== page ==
[Purpose] This study aimed to identify factors that determine the kinematic coupling behavior of calcaneal pronation/supination and shank rotation in a standing position. [Participants and Methods] Study participants included 15 healthy adults (30 legs). Kinematic coupling behavior was quantified as the linear regression coefficient (kinetic chain ratio [KCR]) of the angle of shank rotation against the angle of calcaneal pronation-to-supination measured using a 3-dimensional motion analysis system during pronation and supination of both feet while standing. The relationship between the KCR and the foot bone alignment was also analyzed using 35 parameters that were evaluated based on plain radiography. [Results] Greater the height of the medial longitudinal arch, and greater the backward tilt of the long axis of the talus and the backward tilt of the talar articular surface of the calcaneus, larger the KCR. This alignment differed between the genders. [Conclusion] This study suggested that the KCR increases as the subtalar joint axis approaches the long axis of the shank secondary to the lifting of the medial longitudinal arch of the foot and decreases as the subtalar joint axis approaches the long axis of the foot secondary to the lowering of the medial longitudinal arch of the foot.
[Purpose] Although a correlation has been reported between shoulder strength and maximum swimming power during arm-only swimming, the correlation between shoulder strength and maximum swimming power during front crawl swimming remains unclear. This study aimed to confirm the validity of a clinical assessment method for shoulder strength related to front crawl swimming power. [Participants and Methods] Study participants included 9 healthy male collegiate swimmers. Shoulder strength, including extension and internal rotation torque and swimming power, were measured. [Results] Maximum swimming power was significantly correlated with extension torque in the position of maximum shoulder abduction on the dominant side (r=0.844). No significant correlations were observed between the swimming velocity-to-swimming power ratio and the rate of bilateral differences in extension torque in the position of maximum shoulder abduction. [Conclusion] The extensor strength in the position of maximum shoulder abduction was significantly correlated with the maximum swimming power, suggesting that this assessment method is useful for front crawl swimmers. Notably, measurements on the dominant side may provide useful data that are essential in training to improve front crawl swimming propulsion.
[Purpose] This study was carried out to investigate the effect of orange filtered polarized polychromatic light on post burn pediatric scar. [Participants and Methods] Thirty children with post burn scar in wrist and hands participated in this study. They were between 3 to 7 years old, having hypertrophic burn scar ≥2 months post healing, free from concomitant skin disease and keloids. They were randomly assigned into two groups. The control group (A) (n=15) received Scar Standard Management (SSM) protocol and the study group (B) (n=15) received SSM protocol along with 15 min/area polarized light with medical range filter followed by 15 min/area orange filtered polarized light. All children received the study protocol once a day, 3 times/week for one month. Scar assessment was done before and after the study protocol by using Vancouver Scar Scale (VSS). [Results] All participated children were analyzed. Comparison of post treatment results between groups revealed significant improvement of post burn scar for both groups with significant difference in favor to the study group. [Conclusion] Ultimately it was revealed that Orange filtered polarized light has a special and beneficial effect on decreasing post burn pediatric scar.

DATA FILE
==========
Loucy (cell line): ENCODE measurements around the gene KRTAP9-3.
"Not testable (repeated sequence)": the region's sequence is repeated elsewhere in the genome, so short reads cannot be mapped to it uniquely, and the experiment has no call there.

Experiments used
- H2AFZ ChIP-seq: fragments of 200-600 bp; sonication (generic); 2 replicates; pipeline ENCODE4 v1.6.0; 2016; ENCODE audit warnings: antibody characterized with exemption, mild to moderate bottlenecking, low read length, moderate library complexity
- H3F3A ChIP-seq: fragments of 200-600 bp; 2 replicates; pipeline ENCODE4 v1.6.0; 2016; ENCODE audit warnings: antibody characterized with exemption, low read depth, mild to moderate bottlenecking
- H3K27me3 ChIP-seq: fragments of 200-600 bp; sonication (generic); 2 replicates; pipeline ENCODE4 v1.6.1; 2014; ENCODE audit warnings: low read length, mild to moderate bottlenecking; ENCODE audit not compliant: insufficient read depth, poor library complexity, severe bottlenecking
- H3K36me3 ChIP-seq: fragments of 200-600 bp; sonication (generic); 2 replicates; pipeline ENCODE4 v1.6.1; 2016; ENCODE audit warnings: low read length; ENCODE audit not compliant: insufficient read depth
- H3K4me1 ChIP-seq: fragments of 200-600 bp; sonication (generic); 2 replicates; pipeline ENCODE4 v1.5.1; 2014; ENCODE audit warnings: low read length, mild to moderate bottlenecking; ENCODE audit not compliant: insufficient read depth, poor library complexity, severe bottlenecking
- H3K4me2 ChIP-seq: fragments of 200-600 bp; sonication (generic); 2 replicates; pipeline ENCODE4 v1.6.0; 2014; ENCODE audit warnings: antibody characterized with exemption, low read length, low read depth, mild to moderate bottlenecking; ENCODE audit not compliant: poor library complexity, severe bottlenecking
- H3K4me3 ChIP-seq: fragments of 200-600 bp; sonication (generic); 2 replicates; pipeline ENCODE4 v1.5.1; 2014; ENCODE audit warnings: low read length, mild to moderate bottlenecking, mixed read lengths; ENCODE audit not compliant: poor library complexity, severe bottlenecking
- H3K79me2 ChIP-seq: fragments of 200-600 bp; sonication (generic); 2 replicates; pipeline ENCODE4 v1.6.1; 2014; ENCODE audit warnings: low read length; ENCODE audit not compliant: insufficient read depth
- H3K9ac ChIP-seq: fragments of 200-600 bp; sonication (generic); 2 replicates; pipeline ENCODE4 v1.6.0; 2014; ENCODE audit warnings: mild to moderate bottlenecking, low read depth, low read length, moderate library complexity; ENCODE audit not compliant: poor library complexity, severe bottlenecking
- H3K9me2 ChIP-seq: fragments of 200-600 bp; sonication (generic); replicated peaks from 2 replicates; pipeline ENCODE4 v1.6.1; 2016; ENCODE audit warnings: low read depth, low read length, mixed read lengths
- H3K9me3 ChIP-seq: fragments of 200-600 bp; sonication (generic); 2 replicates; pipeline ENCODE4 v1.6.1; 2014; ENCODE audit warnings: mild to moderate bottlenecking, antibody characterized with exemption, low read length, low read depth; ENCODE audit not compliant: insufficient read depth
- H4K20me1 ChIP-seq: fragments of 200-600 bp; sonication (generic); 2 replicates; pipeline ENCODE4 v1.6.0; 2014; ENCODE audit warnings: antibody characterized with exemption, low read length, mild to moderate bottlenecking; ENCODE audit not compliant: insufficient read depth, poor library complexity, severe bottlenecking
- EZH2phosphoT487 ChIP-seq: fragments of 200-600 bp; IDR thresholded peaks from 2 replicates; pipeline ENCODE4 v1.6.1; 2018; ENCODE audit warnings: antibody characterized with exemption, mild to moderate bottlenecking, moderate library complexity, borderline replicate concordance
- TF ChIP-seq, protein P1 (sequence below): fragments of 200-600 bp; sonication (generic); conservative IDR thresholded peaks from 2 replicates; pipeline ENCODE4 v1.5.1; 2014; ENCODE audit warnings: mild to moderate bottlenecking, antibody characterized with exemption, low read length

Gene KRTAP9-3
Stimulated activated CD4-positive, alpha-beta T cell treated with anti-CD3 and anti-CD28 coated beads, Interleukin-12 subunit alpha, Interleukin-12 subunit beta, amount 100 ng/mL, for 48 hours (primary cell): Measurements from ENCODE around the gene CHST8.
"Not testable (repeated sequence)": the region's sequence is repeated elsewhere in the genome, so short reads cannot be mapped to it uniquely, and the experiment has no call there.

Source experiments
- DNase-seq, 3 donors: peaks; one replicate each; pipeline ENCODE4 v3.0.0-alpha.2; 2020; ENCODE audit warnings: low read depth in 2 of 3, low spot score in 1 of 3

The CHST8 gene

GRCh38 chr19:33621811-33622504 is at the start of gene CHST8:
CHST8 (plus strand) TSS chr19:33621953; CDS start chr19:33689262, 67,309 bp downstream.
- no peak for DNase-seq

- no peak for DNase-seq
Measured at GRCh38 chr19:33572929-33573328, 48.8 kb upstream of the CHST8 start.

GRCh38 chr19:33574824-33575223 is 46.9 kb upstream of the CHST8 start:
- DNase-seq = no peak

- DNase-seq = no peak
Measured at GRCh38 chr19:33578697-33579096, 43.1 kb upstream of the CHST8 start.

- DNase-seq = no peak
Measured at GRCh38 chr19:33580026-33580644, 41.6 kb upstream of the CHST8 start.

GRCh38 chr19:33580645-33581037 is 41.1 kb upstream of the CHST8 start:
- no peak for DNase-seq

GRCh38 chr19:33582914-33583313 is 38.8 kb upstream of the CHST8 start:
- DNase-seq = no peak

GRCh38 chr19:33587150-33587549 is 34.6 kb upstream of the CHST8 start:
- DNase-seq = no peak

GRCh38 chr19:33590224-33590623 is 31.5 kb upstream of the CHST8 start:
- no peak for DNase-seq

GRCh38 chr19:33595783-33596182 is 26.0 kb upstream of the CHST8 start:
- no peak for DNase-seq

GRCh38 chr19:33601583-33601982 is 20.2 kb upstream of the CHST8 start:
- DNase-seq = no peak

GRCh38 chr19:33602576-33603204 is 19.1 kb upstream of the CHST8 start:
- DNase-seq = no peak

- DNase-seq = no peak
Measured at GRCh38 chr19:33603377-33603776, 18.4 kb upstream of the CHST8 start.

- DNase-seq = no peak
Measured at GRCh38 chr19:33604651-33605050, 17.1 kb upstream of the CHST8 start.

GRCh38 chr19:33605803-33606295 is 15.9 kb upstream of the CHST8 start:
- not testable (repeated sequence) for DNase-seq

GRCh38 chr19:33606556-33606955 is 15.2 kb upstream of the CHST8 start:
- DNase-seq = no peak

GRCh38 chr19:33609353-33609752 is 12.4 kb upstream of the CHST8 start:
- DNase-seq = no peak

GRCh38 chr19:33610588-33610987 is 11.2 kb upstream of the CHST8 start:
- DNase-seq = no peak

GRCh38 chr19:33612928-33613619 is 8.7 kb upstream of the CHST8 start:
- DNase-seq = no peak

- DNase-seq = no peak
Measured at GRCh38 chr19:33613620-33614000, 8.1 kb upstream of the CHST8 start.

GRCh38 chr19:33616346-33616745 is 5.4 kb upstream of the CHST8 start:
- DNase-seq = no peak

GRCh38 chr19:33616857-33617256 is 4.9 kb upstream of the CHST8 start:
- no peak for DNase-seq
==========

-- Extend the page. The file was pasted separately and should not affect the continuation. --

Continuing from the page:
[Purpose] The objective of this observational study was to examine the effect of home physiotherapy on pain and disability in participants with knee osteoarthritis. [Participants and Methods] From January 2017 to December 2017, 139 participants who were recipients of HealthCare atHome physiotherapy services across various locations were included in the main analysis. The mean treatment cycle duration was 31.5 days (mean number of sessions delivered, 19.7). Physiotherapy was performed for approximately 45–50 min in the form of electrotherapy, exercise therapy, and manual therapy. Visual analog scale (VAS) scores were documented after each visit, whereas The Western Ontario and Mcmaster Universities Osteoarthritis Index (WOMAC) as an outcome were recorded weekly. [Results] Statistically significant improvement in the visual analog scale and Western Ontario and Mcmaster Universities Osteoarthritis Index scores were observed, with overall % improvement of 52% and 43%, respectively. [Conclusion] The average scores in pain and disability were reduced after home based physiotherapy.